Explore culture Maps

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    • The Pemberton Museum

      The Pemberton Museum is an immersive, authentic, small town time machine. It has over 2,000 artifacts, 2,000 photographs, plus 20 meters worth of archival and reference materials that it’s amassed since it opened in 1982. The museum has documented a human history of the area covering the Interior Salish tribe who first called this area home, settling at the foot of Mount Currie, to the modern day seed potato farmers who are following in the footsteps of European settlers who came for the gold rush, but stayed for the rich farmlands.

      Visit the museum to find out what life would have been like in Pemberton in the early 1900s by exploring the historical houses on site, lovingly created by museum members and community volunteers since 1982.

      What’s in a name?

      In 1858, Port Pemberton on the Harrison-Lillooet gold-rush trail was named after Joseph Despard Pemberton, Surveyor-General of Vancouver Island, in the newly formed crown colony of British Columbia.

      Our Tip:

      Check the museum website for opening dates and times as these fluctuate depending on the season. Also, take a look at their events page!

      pembertonmuseum.org * 604.894.5504 * 7455 Prospect Street, Pemberton

    • Britannia Mining Museum

      Less than a hundred years ago, this was the largest copper mine in the British Commonwealth. Today, it’s a National Historic Site and a bustling, award-winning Museum. Ten acres big it’s packed with historical machinery, hands-on exhibits, interactive displays, and heritage buildings that give visitors a look into life of the miners and their families.

      You can travel back in time and take a ride on their underground mine train that goes into an early haulage tunnel or try your hand at panning for gold—finders keepers.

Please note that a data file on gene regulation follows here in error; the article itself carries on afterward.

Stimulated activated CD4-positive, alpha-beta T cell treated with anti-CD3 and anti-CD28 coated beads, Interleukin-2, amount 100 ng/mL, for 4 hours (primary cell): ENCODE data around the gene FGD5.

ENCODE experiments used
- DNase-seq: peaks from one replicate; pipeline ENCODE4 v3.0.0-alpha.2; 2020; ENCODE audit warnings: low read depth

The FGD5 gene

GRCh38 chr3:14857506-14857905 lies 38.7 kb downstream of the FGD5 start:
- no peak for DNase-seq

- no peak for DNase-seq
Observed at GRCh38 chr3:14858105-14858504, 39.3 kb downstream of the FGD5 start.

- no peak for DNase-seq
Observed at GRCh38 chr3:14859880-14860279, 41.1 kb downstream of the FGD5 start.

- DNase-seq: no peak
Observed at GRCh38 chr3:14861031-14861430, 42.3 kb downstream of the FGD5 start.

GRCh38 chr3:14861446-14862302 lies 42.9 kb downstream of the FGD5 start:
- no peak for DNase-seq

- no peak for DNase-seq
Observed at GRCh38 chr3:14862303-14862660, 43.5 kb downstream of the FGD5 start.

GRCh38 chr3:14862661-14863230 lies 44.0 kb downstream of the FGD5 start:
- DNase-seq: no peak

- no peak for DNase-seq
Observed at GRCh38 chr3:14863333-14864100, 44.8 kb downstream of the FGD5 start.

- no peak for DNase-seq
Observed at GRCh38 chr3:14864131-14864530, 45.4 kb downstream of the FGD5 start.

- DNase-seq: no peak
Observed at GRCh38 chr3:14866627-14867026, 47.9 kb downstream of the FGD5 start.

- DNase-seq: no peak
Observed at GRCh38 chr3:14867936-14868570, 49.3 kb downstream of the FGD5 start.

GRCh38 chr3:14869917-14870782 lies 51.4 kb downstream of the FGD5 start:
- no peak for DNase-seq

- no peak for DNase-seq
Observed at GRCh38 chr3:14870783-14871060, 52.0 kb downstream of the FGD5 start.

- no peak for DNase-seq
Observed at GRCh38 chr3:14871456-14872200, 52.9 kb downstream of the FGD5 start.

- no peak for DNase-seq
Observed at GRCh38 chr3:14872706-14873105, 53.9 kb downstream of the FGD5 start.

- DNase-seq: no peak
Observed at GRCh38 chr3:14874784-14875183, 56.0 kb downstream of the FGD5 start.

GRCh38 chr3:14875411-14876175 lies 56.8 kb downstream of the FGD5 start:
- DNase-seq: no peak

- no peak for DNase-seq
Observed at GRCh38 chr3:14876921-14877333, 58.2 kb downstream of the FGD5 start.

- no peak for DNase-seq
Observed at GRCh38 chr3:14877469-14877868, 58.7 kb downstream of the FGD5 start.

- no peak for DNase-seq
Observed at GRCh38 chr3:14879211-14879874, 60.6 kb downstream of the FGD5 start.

Our Tip:

      Make sure you’ve got a sweater on for the underground tour as it’s a little cooler in there, and if you’ve got young children with you be aware that the loud noises of the train might either be loads of fun, or something to steer clear of!

      Did you know?

      During its 70-year life span (1904-1974), the mine attracted 60,000 people who lived and worked there. The metals produced from the 50-million tons of ore included 650,000 tons of copper, 137,000 tons of zinc, 17,000 tons of lead, 500 tons of cadmium, 188 tons of silver, and 15.6 tons of gold.There are so many stories about the mine that the museum put together a handy nine page PDF, which you can check out on their website.

      britanniaminemuseum.ca * 1-800-896-4044 * 1 Forbes Way, Britannia Beach, BC V0N 1J0

    • West Coast Heritage Railway Park

      All aboard! The West Coast Railway Heritage Park features a mid-20th-century railway station, old style town centre, heritage displays, and over 90 pieces of railway cars and artifacts. At 12-acres, it’s a unique opportunity to tour authentic railway equipment in various stages of restoration with a chance to climb aboard and explore. There’s also the 21,000 square foot CNRoundhouse & Conference Centre, which is home to five vintage trains including the world-famous Royal Hudson steam train.

      The heritage parks host some fantastic seasonal events including the Polar Express and meeting Thomas the Tank Engine - check the events page on their website to see what’s happening.

      Our Tip:

      This is a great place to visit with the family as it’s a hands-on experience with the kids being able to clamber their way over some of the equipment. There’s also the garden scale railway that the little ones will enjoy a ride on!

      Did you know?

      The heritage park has the second largest collection of vintage locomotives in Canada at over 90 pieces. If you’re a train aficionado, this is the place for you.

      wcra.org * 604.898.9336 * 39645 Government Rd, Squamish, BC

    • Bowen Island Arts Council